This chapter ‘Analyzing the Cyber Risk in Critical Infrastructures’ discusses the concepts of critical infrastructure (CI) and critical information infrastructure (CII), highlights the need for addressing the cyber risk to CI/CII, discusses methods and challenges in assessing the cybersecurity risk for CI/CII, and highlights upcoming cyber risk. This chapter brings together views on what comprises CII in the light of technological and societal developments, and how to analyze the cyber risk of CI and CII given the complexity of CI sector structures, dependencies, and service chains.

Following this introduction section, Section 2 introduces the concept of CII, its relation to the classical CI, and discusses the importance of analyzing the cyber risk to CI/CII. Section 3 discusses methods and challenges in analyzing the cyber risk to CI/CII both from the perspective of a single organization and across organizations e.g. across a CI sector or along a CI/CII service chain. Section 4 analyses the vulnerabilities and cyber risk of operational technology (OT) in CI. Section 5 discusses methods to analyze the cyber security risk across multiple organizations including supply chains. Section 6 provides an outlook at new technological and regulatory developments and their possible impact on the cybersecurity risk for CI and CII. This chapter concludes with the conclusions in Section 7.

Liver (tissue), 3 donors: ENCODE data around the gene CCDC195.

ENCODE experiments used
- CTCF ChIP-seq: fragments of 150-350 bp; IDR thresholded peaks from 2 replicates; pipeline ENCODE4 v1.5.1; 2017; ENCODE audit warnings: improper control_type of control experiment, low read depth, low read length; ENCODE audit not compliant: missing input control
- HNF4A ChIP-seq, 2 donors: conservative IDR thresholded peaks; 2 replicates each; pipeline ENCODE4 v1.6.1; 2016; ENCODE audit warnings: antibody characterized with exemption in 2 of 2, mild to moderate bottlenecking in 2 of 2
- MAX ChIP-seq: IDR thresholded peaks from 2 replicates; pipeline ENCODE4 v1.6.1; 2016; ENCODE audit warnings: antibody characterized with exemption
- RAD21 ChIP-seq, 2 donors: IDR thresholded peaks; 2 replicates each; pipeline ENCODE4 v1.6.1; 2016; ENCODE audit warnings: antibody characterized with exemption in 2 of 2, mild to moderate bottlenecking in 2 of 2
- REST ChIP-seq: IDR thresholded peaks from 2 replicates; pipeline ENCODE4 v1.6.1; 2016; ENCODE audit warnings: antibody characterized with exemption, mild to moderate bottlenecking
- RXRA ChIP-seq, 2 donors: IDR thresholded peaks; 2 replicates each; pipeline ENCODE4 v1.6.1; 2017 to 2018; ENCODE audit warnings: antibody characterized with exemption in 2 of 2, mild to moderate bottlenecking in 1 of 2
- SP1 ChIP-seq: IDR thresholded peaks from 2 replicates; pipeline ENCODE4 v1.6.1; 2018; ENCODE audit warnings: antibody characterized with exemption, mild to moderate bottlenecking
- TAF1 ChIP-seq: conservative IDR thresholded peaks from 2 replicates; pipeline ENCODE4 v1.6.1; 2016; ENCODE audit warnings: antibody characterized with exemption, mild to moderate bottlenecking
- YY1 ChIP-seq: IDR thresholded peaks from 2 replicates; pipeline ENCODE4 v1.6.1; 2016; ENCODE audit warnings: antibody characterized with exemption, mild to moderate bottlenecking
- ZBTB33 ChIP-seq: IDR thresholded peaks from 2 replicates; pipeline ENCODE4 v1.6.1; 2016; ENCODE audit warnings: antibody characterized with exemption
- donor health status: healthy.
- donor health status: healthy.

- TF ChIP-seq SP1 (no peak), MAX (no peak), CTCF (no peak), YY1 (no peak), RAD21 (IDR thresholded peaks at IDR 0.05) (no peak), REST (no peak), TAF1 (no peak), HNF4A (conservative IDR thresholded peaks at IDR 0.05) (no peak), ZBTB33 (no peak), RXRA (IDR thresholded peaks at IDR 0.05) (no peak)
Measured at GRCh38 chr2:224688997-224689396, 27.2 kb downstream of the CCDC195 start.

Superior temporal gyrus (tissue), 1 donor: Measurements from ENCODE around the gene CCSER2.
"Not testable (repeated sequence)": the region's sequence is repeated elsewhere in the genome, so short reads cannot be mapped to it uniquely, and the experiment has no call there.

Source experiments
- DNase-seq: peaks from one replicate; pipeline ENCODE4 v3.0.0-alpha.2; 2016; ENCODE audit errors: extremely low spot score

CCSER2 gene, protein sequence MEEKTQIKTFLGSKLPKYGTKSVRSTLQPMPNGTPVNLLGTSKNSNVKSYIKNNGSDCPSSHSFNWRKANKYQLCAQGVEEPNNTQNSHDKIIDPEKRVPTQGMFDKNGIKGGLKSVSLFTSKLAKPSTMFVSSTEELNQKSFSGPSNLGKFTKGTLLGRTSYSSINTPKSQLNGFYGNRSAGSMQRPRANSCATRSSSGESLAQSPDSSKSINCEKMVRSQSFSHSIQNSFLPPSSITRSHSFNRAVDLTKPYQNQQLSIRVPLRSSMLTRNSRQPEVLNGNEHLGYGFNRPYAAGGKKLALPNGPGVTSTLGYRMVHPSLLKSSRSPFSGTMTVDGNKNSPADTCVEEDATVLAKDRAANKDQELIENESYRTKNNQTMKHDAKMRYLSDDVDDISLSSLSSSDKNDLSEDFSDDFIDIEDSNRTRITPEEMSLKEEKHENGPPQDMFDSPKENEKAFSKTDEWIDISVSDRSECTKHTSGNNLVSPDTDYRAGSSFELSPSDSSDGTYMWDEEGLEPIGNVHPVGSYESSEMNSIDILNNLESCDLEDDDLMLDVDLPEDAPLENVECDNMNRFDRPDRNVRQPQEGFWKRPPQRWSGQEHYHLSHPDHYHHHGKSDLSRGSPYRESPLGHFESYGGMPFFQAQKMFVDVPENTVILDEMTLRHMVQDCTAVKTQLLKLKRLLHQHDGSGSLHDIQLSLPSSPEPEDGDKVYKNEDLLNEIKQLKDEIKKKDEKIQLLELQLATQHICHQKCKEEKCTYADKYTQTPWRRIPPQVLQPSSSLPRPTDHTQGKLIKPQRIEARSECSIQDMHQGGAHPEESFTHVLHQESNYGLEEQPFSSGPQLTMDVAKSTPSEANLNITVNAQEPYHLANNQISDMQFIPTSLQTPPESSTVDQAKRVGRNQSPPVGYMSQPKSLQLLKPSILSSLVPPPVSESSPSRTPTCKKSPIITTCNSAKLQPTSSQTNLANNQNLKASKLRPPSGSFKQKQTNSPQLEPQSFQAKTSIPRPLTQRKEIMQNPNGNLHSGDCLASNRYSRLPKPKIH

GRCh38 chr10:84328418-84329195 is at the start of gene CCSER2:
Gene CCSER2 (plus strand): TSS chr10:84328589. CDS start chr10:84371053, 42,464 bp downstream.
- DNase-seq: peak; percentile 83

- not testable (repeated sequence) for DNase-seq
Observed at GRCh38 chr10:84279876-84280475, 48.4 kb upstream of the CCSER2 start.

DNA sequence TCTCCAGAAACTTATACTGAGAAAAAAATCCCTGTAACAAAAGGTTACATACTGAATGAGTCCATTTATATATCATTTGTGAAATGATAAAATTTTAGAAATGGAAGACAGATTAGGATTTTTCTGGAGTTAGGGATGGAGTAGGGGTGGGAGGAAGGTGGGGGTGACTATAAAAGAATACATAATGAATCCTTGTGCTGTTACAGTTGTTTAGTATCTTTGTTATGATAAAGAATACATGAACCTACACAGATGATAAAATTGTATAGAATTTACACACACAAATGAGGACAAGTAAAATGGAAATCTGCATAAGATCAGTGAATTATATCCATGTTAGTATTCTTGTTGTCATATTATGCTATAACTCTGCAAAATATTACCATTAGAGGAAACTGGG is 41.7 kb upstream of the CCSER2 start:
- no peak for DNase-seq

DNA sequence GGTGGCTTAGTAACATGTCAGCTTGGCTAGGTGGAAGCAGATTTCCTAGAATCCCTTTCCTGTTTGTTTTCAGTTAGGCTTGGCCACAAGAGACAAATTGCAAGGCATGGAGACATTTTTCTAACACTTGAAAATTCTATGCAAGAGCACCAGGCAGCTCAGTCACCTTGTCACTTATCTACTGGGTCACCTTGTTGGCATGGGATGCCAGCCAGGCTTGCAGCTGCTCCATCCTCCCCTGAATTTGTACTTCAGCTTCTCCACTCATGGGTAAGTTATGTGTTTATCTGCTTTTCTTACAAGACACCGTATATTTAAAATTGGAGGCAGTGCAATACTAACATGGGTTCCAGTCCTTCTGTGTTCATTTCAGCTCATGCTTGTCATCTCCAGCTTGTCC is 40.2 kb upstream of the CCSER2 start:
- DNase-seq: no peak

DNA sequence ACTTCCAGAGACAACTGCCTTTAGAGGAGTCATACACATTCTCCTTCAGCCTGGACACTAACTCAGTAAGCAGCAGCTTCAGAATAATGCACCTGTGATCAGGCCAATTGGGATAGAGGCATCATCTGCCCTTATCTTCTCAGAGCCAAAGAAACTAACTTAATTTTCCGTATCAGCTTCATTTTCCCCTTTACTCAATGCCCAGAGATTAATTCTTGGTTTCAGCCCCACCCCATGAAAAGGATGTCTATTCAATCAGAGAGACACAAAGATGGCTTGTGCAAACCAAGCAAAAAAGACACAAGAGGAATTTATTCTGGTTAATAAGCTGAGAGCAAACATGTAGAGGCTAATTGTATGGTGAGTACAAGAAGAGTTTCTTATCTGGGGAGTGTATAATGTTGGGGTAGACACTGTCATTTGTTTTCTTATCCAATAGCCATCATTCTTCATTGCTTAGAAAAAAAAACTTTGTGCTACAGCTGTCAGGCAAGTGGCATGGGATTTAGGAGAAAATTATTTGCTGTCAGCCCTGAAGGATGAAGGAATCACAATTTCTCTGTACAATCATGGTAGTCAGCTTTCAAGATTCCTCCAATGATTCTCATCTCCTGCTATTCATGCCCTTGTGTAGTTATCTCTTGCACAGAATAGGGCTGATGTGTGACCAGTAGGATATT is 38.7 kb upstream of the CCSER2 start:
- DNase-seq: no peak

2. CI, CII, and the cyber risk

2.1 What is CI and how does that relate to CII?

The Council of the European Union has defined a CI as: “an asset, system or part thereof located in Member States which is essential for the maintenance of vital societal functions, health, safety, security, economic or social well-being of people, and the disruption or destruction of which would have a significant impact in a Member State as a result of the failure to maintain those functions” [1]. Currently, many states on the globe have defined a subset of their infrastructure services as CI using similar definitions for CI. Their aim is to guarantee the wellbeing of their population and economy by safeguarding the undisturbed functioning of the society under all hazards. A list of national definitions for CI can be found at [2].